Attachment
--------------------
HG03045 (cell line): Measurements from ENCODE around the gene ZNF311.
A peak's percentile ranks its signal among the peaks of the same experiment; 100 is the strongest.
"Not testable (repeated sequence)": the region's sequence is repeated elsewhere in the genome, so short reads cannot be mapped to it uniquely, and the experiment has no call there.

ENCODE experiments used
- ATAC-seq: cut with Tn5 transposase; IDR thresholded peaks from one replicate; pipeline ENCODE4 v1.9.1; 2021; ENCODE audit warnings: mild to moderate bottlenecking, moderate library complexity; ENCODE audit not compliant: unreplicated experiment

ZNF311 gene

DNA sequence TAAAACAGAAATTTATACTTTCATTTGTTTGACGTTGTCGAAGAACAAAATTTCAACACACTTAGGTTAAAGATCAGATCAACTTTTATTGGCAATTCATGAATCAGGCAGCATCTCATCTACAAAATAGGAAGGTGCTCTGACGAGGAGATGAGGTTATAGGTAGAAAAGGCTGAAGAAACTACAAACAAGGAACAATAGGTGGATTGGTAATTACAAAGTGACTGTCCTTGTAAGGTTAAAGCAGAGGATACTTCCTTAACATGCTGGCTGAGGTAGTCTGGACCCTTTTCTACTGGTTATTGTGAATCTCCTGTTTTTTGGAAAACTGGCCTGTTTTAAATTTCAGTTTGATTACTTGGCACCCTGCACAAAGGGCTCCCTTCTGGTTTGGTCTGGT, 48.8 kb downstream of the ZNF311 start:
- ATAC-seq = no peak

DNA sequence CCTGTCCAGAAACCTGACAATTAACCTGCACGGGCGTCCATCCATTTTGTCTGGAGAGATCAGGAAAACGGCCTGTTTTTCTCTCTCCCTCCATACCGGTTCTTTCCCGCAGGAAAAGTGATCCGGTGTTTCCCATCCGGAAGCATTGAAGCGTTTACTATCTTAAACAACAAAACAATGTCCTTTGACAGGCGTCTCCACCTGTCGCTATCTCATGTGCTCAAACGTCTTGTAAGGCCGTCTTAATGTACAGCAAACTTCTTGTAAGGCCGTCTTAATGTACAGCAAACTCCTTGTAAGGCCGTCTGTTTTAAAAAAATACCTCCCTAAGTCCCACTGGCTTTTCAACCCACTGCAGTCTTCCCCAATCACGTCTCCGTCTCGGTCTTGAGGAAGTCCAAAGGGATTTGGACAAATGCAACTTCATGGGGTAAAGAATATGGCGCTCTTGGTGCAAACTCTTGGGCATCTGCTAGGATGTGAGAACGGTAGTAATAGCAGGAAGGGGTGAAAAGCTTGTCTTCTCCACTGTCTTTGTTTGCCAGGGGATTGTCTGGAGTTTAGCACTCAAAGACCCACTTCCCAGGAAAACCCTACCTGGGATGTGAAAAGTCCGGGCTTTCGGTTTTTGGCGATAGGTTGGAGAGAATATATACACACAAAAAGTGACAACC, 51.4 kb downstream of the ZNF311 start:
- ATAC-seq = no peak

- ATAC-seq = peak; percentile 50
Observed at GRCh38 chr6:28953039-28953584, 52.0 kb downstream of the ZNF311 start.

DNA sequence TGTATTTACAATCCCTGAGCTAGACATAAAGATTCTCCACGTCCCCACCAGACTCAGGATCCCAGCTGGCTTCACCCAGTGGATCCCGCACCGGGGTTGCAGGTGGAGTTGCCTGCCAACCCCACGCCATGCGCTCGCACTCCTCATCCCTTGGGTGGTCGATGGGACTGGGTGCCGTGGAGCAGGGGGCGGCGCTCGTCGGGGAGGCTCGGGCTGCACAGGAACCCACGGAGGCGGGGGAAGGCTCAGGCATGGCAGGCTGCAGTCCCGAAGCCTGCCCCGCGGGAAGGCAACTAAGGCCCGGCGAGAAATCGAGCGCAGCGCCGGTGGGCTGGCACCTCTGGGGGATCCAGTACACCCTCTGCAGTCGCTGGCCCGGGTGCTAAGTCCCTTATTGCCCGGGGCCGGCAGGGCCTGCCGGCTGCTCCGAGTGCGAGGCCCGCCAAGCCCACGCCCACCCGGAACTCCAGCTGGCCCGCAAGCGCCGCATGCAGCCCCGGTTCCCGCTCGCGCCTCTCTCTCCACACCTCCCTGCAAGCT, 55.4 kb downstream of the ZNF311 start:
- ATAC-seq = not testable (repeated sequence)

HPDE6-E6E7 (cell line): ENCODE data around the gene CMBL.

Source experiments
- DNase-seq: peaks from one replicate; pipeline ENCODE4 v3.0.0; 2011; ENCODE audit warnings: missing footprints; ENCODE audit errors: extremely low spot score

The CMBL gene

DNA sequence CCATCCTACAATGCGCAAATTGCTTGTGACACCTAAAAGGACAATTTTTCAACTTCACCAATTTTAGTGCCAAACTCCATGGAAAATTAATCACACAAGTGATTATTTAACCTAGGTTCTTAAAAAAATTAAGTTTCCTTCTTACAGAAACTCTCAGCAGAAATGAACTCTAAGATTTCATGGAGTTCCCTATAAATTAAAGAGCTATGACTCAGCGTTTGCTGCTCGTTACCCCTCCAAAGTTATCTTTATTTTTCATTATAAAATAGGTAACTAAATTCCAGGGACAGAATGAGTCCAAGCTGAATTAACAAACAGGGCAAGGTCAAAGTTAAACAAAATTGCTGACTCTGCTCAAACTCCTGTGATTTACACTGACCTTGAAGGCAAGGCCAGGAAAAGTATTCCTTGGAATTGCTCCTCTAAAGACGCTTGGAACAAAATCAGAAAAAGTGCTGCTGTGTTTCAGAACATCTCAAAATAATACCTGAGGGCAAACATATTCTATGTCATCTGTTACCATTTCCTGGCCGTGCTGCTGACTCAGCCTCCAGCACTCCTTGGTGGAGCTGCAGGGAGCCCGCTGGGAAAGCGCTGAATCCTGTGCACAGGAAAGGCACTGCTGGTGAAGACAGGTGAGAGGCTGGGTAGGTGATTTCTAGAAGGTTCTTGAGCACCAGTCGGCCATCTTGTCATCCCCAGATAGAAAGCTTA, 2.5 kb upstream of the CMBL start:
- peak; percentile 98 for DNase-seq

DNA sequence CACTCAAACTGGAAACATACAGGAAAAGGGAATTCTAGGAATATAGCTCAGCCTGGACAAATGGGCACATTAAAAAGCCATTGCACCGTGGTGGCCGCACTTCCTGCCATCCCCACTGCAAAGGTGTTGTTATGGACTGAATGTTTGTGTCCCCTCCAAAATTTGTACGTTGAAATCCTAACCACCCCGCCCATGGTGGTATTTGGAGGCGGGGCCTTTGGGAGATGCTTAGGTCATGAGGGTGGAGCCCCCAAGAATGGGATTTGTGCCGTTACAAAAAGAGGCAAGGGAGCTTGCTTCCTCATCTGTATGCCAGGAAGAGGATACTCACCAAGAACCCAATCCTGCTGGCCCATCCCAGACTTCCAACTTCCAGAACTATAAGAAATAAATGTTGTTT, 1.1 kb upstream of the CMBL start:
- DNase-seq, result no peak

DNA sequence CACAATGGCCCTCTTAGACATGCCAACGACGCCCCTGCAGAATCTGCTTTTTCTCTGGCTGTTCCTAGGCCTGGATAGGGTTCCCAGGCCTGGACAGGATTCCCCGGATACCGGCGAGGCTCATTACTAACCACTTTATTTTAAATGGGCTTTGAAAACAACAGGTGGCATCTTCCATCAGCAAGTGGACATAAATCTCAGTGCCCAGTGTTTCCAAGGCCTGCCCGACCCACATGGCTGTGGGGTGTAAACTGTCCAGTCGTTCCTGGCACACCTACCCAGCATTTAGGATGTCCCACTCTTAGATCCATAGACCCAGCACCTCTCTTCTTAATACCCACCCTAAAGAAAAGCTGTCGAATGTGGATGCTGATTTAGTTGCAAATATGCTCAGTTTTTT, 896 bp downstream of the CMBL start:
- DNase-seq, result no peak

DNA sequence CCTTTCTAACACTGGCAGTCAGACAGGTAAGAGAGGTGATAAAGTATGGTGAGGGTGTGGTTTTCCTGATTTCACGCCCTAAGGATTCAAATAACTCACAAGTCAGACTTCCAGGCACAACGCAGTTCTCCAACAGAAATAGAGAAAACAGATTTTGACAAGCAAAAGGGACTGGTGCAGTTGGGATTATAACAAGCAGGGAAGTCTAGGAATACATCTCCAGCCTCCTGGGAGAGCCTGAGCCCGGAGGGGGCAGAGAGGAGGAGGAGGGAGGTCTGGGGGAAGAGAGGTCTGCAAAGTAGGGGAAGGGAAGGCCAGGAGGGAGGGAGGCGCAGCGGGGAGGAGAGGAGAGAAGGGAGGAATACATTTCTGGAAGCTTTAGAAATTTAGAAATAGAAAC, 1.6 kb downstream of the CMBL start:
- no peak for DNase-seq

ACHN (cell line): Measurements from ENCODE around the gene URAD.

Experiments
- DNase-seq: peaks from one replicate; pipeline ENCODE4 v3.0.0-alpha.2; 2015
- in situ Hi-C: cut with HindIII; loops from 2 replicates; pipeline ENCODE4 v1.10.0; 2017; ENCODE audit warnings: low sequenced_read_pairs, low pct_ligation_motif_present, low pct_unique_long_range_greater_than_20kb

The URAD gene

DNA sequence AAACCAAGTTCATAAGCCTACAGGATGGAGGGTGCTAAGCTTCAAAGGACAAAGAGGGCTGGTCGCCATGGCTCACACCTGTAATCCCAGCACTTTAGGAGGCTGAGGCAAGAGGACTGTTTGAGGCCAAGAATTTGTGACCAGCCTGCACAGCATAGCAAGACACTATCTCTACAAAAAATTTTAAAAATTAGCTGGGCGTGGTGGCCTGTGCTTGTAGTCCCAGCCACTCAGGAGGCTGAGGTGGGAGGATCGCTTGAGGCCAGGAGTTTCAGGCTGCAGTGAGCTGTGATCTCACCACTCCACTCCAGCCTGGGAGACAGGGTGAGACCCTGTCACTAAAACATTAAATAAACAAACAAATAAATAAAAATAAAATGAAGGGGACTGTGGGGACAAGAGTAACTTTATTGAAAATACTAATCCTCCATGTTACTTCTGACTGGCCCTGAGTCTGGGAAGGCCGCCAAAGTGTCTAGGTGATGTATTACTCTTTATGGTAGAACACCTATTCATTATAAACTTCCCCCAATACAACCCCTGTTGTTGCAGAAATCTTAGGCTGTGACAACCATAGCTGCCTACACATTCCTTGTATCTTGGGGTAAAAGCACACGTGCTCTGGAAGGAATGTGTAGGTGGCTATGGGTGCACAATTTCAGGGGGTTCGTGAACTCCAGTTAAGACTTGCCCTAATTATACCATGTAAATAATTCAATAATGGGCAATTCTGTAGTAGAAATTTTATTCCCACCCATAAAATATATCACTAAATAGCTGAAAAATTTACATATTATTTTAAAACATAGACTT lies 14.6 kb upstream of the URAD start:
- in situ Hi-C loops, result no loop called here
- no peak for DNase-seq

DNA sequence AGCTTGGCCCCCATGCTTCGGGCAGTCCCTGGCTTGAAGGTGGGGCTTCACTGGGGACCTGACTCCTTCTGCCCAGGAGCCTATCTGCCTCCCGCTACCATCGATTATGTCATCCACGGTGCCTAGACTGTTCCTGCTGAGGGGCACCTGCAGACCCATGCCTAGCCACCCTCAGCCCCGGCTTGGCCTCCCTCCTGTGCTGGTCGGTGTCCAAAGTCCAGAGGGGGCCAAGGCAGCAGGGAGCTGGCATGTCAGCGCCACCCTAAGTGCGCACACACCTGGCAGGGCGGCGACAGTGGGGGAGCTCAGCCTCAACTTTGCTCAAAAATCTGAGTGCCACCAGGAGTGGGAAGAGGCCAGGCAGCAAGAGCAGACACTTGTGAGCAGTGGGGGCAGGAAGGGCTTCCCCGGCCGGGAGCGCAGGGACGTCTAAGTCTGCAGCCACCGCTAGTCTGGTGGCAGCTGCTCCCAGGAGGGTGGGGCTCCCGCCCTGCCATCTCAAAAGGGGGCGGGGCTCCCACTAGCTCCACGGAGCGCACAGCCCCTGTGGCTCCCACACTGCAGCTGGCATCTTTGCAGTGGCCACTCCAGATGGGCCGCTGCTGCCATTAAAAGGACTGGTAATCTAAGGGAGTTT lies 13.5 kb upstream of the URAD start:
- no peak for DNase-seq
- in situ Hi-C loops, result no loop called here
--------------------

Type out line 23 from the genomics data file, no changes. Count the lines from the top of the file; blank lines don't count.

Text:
DNA sequence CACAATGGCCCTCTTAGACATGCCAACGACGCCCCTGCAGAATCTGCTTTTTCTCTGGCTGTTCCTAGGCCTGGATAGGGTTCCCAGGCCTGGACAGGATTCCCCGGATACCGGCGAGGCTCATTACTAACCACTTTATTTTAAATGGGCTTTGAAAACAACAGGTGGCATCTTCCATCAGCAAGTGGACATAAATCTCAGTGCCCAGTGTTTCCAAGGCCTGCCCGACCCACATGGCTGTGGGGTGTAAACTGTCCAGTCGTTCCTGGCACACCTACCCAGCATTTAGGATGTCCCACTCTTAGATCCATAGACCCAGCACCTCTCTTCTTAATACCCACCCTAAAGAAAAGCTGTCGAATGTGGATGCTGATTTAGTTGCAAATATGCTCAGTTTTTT, 896 bp downstream of the CMBL start: